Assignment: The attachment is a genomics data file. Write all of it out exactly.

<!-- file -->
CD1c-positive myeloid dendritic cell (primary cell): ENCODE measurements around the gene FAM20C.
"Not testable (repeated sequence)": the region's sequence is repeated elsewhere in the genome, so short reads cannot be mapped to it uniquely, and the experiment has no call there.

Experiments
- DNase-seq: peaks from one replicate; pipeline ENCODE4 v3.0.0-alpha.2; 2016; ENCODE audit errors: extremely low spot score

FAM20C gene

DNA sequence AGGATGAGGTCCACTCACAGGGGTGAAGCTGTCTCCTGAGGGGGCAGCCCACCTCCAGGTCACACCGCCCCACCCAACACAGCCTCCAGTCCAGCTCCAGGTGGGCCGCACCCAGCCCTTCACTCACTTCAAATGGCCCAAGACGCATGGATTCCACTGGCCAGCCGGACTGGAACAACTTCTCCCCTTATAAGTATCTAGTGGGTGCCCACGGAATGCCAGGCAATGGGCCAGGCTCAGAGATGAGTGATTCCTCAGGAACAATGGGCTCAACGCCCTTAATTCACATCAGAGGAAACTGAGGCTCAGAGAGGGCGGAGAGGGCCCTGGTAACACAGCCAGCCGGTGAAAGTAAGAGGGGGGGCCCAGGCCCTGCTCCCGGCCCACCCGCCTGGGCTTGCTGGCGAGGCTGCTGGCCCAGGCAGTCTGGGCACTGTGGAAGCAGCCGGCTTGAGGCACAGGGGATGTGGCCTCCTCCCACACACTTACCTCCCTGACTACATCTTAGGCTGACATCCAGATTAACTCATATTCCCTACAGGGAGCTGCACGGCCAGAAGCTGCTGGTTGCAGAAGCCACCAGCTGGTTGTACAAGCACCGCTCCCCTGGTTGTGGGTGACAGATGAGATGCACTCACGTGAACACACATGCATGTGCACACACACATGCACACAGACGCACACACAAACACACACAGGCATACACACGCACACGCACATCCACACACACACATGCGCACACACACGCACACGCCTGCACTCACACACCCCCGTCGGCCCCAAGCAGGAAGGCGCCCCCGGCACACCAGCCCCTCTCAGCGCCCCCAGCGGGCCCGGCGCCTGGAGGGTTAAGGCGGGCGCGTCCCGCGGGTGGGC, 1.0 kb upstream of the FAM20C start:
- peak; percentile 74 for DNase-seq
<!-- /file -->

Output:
CD1c-positive myeloid dendritic cell (primary cell): ENCODE measurements around the gene FAM20C.
"Not testable (repeated sequence)": the region's sequence is repeated elsewhere in the genome, so short reads cannot be mapped to it uniquely, and the experiment has no call there.

Experiments
- DNase-seq: peaks from one replicate; pipeline ENCODE4 v3.0.0-alpha.2; 2016; ENCODE audit errors: extremely low spot score

FAM20C gene

DNA sequence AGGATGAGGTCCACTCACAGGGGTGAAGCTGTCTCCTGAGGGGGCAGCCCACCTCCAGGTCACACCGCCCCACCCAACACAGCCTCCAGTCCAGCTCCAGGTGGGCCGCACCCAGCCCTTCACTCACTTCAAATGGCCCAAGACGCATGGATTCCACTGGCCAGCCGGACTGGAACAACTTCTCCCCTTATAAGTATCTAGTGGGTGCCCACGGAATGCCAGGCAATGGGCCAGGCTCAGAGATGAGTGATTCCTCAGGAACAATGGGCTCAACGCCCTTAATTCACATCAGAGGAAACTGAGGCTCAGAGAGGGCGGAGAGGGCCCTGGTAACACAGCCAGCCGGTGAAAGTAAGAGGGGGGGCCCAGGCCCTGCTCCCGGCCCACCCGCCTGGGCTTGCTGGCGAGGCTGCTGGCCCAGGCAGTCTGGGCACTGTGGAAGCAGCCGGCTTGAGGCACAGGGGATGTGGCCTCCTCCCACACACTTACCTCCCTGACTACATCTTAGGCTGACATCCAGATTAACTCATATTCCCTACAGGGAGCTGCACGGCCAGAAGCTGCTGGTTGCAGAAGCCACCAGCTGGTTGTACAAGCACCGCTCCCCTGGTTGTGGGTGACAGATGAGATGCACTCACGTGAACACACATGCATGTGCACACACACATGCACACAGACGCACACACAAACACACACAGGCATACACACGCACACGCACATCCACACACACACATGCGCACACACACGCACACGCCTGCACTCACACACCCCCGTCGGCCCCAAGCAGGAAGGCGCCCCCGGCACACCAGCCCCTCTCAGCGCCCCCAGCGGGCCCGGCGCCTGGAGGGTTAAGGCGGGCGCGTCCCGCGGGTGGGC, 1.0 kb upstream of the FAM20C start:
- peak; percentile 74 for DNase-seq